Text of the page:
Transmissions: A Review for The Amazing Spider-Man

Opening a week an a half ago was The Amazing Spider-Man. Most people thought it was going to be the significantly lesser of the superhero movies this summer, easily outdone by The Avengers and The Dark Knight. But while it probably won’t knock those two out of the park in terms of box office success, it seems like everyone’s low expectations were vastly surpassed.

The film stars Andrew Garfield as Peter Parker/Spider-Man, Emma Stone as Gwen Stacy, Rhys Ifans (he was Xenophilius Lovegood from Harry Potter 7:1) as Curt Conners/The Lizard, and Dennis Leary as Cap. Stacy (Gwen’s dad). The film also boasts Emmy winner Martin Sheen as Uncle Ben, and Oscar winner Sally Field as Aunt May. It was directed by Marc Webb (mostly known for directing 500 Days of Summer) and had music by none other than James Horner.

It took me a while to staple down just what it was that I loved about this film. Before I saw it, I was talking about the film to someone who had seen it and they compared it to Christopher Nolan’s Batman movies. It took me a little while, but I can see that now. We already have Spider-Man movies that are pretty much straight from the comic in look and feel with the Sam Raimi/Tobey Maguire films. Say what you want about them, but Raimi’s focus was making the comic into film. With this movie, though, the comics were used as a starting point and inspiration to create another interpretation of the same subject. And that’s what Nolan is doing with his Batman movies. While it pains me to even say the title, Batman & Robin is more accurate to the comics than The Dark Knight. But accuracy isn’t Nolan’s goal, and neither was it Webb’s. It would be suicide to make another Spider-Man movie that follows the exact plot points and directions of the comics, especially since this one deals with Spidey’s origin—a story we saw just ten years ago in film.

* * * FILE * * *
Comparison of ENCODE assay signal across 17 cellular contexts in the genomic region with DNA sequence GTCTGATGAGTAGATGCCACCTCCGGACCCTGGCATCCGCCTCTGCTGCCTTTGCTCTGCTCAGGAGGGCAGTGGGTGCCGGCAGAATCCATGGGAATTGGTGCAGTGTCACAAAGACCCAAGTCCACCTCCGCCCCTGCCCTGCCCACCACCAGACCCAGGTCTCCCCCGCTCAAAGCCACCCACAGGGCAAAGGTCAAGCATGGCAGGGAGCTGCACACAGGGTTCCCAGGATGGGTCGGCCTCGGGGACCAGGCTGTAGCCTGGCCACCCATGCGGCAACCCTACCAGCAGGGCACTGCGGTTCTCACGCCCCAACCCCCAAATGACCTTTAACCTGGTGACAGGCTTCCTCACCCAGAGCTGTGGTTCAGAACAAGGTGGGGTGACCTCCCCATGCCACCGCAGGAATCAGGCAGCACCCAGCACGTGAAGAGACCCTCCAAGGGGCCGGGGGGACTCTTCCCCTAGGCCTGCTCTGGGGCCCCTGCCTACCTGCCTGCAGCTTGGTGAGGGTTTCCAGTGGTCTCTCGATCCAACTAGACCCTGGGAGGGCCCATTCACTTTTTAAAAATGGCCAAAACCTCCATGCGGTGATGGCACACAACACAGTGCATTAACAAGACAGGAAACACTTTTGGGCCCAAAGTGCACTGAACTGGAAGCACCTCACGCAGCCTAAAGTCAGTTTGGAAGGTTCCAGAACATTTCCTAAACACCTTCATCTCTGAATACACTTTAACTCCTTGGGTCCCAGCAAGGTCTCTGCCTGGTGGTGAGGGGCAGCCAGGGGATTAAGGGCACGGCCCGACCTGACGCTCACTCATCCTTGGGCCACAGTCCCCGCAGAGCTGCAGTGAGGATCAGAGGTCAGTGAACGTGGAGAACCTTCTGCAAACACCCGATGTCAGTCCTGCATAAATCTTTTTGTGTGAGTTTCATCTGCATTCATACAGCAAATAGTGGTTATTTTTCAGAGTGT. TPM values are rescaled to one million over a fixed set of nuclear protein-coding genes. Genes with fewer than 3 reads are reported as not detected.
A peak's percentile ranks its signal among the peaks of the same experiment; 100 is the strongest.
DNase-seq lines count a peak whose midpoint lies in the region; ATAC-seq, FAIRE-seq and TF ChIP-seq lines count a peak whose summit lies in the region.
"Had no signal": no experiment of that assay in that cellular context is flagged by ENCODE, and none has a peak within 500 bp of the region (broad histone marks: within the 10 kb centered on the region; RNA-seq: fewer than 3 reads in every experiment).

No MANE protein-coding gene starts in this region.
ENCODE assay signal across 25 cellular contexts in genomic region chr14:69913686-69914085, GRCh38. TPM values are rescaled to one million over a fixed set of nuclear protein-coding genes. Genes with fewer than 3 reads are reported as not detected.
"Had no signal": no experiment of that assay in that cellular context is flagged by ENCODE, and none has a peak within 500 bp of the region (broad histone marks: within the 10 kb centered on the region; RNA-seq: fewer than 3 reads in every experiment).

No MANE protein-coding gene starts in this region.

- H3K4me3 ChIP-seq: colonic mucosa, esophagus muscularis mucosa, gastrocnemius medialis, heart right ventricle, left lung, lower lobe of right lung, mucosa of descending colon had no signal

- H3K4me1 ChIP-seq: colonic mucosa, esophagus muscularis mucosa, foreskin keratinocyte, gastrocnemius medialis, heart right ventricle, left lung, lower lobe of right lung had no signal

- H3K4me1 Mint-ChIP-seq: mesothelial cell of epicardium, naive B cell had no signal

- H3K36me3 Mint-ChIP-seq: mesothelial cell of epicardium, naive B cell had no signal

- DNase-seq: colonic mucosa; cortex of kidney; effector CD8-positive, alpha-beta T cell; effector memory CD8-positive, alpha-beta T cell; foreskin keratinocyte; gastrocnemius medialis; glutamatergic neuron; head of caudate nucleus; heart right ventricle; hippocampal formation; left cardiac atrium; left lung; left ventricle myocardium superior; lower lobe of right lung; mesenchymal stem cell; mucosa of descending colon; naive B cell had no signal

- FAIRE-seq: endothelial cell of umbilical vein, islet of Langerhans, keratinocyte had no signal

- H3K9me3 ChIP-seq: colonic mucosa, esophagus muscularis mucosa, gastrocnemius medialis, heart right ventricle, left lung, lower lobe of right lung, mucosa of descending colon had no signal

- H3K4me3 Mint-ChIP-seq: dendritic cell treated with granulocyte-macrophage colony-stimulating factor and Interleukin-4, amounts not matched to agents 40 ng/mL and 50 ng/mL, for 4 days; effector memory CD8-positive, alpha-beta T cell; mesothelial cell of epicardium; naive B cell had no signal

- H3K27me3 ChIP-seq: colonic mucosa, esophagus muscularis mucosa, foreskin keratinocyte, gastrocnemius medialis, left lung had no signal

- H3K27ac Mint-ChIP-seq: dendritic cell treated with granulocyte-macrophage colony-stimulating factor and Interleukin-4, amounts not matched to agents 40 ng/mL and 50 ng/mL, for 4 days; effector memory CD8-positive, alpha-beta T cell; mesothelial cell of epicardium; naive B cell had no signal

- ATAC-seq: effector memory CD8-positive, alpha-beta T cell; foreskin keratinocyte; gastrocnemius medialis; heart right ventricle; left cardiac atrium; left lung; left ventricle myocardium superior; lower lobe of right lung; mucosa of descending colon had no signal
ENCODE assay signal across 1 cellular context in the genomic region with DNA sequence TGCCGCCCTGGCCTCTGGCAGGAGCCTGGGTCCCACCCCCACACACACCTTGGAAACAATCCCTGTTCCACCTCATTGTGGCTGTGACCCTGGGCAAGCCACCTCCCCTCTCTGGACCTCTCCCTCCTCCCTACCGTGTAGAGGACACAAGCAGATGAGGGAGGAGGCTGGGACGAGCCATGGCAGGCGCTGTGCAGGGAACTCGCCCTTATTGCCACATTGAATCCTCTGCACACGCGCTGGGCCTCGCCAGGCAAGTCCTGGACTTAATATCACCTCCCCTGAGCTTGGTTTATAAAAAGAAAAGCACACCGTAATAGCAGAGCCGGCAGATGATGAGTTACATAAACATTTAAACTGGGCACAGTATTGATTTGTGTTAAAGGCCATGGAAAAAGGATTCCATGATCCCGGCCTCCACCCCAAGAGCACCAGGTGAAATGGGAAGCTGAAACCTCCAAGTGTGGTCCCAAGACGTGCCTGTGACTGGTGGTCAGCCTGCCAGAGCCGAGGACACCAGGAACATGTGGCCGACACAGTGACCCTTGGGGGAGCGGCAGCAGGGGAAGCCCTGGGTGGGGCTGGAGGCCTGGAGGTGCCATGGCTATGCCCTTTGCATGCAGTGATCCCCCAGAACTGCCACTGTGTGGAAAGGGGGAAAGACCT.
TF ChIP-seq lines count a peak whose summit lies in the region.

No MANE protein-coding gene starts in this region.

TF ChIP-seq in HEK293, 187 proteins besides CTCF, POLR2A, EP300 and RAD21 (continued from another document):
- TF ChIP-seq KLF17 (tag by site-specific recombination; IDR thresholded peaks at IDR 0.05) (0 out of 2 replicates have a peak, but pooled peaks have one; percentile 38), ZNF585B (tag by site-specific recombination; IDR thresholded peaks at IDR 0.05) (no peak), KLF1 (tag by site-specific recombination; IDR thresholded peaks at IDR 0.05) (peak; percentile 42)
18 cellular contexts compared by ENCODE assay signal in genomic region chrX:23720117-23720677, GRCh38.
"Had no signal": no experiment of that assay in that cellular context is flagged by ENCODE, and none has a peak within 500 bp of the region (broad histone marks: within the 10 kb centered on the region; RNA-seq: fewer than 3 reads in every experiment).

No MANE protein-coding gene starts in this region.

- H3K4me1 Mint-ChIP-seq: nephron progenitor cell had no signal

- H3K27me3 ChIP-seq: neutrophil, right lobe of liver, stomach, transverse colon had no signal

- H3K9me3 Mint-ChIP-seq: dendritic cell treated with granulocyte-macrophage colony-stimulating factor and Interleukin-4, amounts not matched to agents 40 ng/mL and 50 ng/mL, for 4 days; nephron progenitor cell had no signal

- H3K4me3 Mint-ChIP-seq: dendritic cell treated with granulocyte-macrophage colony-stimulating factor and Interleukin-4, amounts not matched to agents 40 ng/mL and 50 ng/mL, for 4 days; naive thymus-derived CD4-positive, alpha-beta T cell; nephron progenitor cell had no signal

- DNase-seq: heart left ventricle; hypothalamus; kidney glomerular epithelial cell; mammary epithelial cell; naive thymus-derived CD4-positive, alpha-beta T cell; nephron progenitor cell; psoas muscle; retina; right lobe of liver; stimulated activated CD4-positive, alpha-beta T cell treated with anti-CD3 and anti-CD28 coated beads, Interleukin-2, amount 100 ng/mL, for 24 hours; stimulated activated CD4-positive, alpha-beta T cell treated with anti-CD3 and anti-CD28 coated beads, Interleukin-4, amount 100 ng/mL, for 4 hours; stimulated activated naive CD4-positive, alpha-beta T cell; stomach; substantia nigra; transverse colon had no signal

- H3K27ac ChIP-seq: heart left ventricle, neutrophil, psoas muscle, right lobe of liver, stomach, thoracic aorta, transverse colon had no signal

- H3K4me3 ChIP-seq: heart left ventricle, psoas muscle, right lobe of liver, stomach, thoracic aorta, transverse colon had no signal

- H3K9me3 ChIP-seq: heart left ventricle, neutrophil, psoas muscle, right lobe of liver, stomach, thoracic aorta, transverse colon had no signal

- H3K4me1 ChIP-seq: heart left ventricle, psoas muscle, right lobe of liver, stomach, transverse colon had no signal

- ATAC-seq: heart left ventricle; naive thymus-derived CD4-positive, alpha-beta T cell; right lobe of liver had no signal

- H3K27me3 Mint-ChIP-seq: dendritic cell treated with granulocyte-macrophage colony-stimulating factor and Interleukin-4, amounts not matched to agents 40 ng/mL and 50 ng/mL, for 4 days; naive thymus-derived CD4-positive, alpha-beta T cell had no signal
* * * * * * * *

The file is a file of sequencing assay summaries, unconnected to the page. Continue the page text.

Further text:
So Webb focuses on a lot of different qualities of the Spider-Man characters and mythos that we haven’t seen a lot of in film. I think Garfield shows a lot more emotion than Maguire did, and he and Stone have a lot of great on-screen chemistry. So the film captures a lot of fantastic teenage angst and emotion. The film also obeys the great law of storytelling: ‘show, don’t tell’ by simply showing us how the characters are responding to situations, and letting us the audience figure out what’s going on inside their heads. Ifans plays a great villain for the film: creating a character that you sympathize with and like, and later understand the choices he makes which lead him down a darker path. James Horner’s music is rather unconventional for a superhero blockbuster, but plays very well with the film. The color scheme, lighting, and cinematography were instrumental in making the film look different from Raimi’s movies, which was absolutely essential.

So definitely see The Amazing Spider-Man. The 3-D effects aren’t used inappropriately as a gimmick, so you can see it either way, really. It’s a lot of fun, and best of all, it’s something new.

-Ted Woods

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